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Trump, Putin Discuss North Korean Crisis While Voicing Mutual Praise


U.S. President Donald Trump and Russian President Vladimir Putin at a summit last month in Vietnam
U.S. President Donald Trump and Russian President Vladimir Putin at a summit last month in Vietnam

Russian President Vladimir Putin and U.S. President Donald Trump discussed the crisis over North Korea's nuclear program in a phone call in which Trump also thanked Putin for praising his management of the U.S. economy.

The two heads of state discussed "the situation in several crisis zones, with a focus on solving the nuclear issue on the Korean peninsula," the Kremlin said in a statement late on December 14 that noted Trump had initiated the phone call.

The White House said the two "discussed working together to resolve the very dangerous situation in North Korea."

But the White House emphasized Trump's gratitude to Putin for defending and praising him at his hours-long yearly press conference held at the Kremlin earlier in the day.

"President Trump thanked President Putin for acknowledging America's strong economic performance," it said.

Putin had cited the sharp rise in U.S. markets since Trump took office in January as evidence of Trump's "fairly serious achievements" during his first year in office.

"Look at how the markets are reacting, they are growing. This shows confidence in the American economy. With all due respect to [Trump's] opponents, these are objective facts."

Putin also criticized the U.S. investigations into alleged Russian meddling in the 2016 election and accused Trump's opponents of "incapacitating the president and showing a lack of respect to voters who cast their ballots for him."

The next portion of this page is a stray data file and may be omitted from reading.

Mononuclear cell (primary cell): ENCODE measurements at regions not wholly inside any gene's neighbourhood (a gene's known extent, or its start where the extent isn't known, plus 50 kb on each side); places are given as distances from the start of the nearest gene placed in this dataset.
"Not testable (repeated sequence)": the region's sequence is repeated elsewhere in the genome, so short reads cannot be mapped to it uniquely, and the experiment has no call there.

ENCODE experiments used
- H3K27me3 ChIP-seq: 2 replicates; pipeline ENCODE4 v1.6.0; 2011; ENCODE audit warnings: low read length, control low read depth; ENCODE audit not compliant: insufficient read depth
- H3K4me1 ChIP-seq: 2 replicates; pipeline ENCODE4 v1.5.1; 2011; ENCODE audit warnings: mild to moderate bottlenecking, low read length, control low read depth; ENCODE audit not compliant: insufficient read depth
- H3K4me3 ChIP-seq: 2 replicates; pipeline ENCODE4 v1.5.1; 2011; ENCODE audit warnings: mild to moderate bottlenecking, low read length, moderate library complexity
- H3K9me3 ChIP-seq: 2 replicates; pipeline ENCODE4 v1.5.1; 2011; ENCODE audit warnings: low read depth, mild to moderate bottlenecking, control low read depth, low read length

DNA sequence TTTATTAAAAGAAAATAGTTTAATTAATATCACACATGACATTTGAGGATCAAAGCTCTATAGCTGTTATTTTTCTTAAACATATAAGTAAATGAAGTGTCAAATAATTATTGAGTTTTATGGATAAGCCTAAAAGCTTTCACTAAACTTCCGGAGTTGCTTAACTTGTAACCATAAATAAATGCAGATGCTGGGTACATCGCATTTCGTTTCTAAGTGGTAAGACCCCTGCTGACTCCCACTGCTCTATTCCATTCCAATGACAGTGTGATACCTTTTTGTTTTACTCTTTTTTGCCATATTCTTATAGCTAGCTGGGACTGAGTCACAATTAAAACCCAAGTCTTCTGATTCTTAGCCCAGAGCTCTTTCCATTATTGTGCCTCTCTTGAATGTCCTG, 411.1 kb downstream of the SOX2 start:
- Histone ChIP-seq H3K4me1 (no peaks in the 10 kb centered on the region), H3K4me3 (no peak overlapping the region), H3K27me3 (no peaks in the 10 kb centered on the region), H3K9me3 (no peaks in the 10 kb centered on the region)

Trump during his campaign often heaped praise on Putin, holding his Russian counterpart up as an example of a "strong leader." With all the mutually expressed warmth, some commentators have described their relationship as a budding "bromance."

On North Korea, the phone call was one of several signs from Washington and Moscow that officials that high-level officials are making efforts to broach negotiations with Pyongyang over its accelerating program to develop nuclear weapons and intercontinental ballistic missiles.

Russia sent a military delegation to North Korea this week, while U.S. Secretary of State Rex Tillerson said he is willing to "have the first meeting without preconditions" the United States has pushed in the past because, he said, they are now "unrealistic."

Putin's spokesman, Dmitry Peskov, said on December 15 that Putin and Trump "spoke in favor of establishing dialogue and setting up contacts with the North Korean side, and agreed to exchange information and initiatives" regarding such efforts.

Apparently in response to Tillerson's comments, Putin at his press conference hailed what he called a new "awareness of reality" in Washington on North Korea.

But he also accused the United States of "aggravating the situation" with North Korea and noted that the United States had used nuclear weapons against Japan during World War II. He said any nuclear strike on Pyongyang would have "catastrophic" consequences.

Putin also mocked members of the U.S. Congress who he said have equated Russia with what they call "rogue regimes" in North Korea and Iran, yet at the same time have called on Russia to help resolve the North Korean crisis.

Russia has less influence with North Korea than China does, but Moscow has clout as a permanent, veto-wielding UN Security Council member that has been involved in diplomacy over Pyongyang's actions for decades, and Moscow's ties with North Korea are much warmer than relations between Washington and Pyongyang.

At the same time, many U.S. officials and lawmakers see Russia as aggressive and dangerous due in part to its seizure of Crimea, its support for separatists in a deadly war in eastern Ukraine, and its military campaign backing President Bashar al-Assad's government in the war that has killed hundreds of thousands of people in Syria.

With reporting by AP, AFP, dpa, Reuters, Interfax, and TASS
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